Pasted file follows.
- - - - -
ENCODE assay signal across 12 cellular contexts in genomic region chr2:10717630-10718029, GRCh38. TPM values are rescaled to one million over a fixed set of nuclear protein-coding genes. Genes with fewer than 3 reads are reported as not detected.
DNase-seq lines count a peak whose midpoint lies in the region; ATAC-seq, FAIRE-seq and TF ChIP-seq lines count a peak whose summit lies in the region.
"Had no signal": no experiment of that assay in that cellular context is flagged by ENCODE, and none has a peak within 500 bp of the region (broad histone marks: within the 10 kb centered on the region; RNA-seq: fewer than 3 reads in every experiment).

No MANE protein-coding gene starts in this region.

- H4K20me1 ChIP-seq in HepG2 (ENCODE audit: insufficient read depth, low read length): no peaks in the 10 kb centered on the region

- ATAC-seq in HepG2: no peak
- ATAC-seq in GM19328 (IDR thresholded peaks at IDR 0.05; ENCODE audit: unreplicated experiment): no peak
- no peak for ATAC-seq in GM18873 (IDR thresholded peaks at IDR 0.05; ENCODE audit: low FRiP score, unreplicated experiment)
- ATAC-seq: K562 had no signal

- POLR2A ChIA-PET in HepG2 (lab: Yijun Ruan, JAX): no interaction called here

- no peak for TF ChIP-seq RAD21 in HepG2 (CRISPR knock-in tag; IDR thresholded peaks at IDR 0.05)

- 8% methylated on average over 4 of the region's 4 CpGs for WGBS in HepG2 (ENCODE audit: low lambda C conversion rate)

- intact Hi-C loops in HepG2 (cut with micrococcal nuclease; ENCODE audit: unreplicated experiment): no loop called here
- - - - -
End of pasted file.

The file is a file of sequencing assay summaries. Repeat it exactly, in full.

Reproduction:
ENCODE assay signal across 12 cellular contexts in genomic region chr2:10717630-10718029, GRCh38. TPM values are rescaled to one million over a fixed set of nuclear protein-coding genes. Genes with fewer than 3 reads are reported as not detected.
DNase-seq lines count a peak whose midpoint lies in the region; ATAC-seq, FAIRE-seq and TF ChIP-seq lines count a peak whose summit lies in the region.
"Had no signal": no experiment of that assay in that cellular context is flagged by ENCODE, and none has a peak within 500 bp of the region (broad histone marks: within the 10 kb centered on the region; RNA-seq: fewer than 3 reads in every experiment).

No MANE protein-coding gene starts in this region.

- H4K20me1 ChIP-seq in HepG2 (ENCODE audit: insufficient read depth, low read length): no peaks in the 10 kb centered on the region

- ATAC-seq in HepG2: no peak
- ATAC-seq in GM19328 (IDR thresholded peaks at IDR 0.05; ENCODE audit: unreplicated experiment): no peak
- no peak for ATAC-seq in GM18873 (IDR thresholded peaks at IDR 0.05; ENCODE audit: low FRiP score, unreplicated experiment)
- ATAC-seq: K562 had no signal

- POLR2A ChIA-PET in HepG2 (lab: Yijun Ruan, JAX): no interaction called here

- no peak for TF ChIP-seq RAD21 in HepG2 (CRISPR knock-in tag; IDR thresholded peaks at IDR 0.05)

- 8% methylated on average over 4 of the region's 4 CpGs for WGBS in HepG2 (ENCODE audit: low lambda C conversion rate)

- intact Hi-C loops in HepG2 (cut with micrococcal nuclease; ENCODE audit: unreplicated experiment): no loop called here